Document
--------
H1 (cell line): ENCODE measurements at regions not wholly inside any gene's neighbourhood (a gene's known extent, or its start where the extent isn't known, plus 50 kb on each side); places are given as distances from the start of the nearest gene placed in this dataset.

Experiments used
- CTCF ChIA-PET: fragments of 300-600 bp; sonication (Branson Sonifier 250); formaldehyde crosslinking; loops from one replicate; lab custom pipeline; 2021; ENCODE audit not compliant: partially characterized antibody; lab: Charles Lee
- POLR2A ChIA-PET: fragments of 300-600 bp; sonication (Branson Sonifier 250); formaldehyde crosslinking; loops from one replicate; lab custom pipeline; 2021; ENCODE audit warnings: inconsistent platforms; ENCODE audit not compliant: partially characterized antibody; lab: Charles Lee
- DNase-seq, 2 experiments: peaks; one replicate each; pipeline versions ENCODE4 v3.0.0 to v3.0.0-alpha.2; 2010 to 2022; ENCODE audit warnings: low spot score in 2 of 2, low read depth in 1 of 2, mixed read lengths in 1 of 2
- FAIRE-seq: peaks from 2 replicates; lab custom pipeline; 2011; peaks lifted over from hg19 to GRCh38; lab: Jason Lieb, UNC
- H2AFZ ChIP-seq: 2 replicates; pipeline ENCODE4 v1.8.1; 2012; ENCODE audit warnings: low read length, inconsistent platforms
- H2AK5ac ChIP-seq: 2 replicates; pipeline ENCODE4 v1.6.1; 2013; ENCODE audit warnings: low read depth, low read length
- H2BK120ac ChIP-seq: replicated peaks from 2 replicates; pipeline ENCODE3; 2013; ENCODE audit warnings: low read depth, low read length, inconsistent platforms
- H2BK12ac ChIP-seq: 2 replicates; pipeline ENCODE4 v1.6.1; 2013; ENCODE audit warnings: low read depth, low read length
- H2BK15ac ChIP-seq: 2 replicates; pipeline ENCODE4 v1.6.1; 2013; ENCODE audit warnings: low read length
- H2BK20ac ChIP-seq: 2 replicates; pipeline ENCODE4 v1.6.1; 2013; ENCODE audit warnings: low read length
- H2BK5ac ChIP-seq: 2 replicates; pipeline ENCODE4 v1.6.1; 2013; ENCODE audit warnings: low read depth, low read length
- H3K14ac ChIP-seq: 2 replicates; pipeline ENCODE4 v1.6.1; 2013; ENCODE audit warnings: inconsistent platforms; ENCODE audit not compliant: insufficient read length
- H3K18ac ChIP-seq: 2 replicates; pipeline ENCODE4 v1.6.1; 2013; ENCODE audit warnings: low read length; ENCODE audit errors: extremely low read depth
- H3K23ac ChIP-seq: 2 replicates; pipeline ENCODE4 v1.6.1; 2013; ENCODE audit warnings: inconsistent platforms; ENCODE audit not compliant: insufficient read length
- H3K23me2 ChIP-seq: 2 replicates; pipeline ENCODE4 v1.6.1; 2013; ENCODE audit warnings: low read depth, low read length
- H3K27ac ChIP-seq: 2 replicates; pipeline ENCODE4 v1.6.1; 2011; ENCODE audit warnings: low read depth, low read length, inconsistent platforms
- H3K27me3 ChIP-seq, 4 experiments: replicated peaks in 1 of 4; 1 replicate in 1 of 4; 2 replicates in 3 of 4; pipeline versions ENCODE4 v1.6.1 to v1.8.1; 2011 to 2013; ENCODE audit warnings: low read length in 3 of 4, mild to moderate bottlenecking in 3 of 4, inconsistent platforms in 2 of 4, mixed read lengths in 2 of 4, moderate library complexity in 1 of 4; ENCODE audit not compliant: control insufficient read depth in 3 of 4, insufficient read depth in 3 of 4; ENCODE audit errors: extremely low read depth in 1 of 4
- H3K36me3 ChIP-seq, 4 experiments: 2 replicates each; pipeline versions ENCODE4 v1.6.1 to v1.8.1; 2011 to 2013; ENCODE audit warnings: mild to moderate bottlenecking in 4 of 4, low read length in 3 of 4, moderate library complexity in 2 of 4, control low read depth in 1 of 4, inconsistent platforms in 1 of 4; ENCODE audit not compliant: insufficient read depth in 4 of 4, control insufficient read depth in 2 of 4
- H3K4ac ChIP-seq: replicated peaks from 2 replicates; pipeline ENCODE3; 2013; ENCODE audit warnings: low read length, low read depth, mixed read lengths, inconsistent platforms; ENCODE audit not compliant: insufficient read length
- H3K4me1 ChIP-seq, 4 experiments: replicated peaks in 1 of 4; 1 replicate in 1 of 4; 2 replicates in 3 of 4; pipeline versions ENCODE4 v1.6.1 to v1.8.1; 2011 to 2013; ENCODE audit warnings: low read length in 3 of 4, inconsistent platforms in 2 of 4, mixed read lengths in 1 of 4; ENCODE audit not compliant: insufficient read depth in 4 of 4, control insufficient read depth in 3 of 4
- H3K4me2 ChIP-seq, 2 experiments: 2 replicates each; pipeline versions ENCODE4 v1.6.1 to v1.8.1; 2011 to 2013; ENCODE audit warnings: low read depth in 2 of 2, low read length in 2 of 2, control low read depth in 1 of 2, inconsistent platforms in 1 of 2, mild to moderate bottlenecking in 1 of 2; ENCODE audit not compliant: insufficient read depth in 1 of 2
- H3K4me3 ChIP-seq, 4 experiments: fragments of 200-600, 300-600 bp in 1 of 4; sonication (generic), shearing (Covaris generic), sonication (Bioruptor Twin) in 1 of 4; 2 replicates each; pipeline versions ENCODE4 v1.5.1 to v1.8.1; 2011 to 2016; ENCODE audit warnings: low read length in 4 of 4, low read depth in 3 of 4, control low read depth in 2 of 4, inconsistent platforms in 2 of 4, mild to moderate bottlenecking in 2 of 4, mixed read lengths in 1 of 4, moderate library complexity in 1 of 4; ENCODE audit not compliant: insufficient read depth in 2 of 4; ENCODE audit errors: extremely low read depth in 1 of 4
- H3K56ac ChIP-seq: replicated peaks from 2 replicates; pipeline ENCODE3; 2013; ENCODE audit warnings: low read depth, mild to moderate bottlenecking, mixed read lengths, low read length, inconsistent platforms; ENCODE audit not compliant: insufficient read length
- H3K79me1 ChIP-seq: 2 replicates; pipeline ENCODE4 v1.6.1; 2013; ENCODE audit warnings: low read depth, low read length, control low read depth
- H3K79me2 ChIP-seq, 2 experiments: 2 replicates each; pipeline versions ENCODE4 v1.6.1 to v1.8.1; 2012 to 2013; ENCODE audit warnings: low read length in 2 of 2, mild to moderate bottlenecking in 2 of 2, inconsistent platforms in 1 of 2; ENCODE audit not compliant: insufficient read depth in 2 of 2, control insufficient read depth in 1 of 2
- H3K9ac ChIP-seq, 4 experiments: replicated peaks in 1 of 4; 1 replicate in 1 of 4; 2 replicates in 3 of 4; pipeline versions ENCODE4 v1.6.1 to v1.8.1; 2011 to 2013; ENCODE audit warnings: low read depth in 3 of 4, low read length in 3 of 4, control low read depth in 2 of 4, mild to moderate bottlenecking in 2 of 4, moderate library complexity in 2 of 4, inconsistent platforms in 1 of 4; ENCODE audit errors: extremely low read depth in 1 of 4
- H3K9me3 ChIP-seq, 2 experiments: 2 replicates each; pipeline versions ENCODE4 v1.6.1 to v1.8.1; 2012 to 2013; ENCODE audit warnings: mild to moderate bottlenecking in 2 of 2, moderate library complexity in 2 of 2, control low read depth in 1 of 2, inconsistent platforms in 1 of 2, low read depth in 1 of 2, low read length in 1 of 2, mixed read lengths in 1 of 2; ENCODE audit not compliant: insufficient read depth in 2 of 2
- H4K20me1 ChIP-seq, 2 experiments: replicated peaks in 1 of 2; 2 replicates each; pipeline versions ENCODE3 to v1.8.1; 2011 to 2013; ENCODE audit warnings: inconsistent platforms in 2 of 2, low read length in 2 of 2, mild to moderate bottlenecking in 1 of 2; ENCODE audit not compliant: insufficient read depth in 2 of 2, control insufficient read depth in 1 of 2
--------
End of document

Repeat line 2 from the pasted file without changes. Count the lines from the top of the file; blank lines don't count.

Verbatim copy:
Experiments used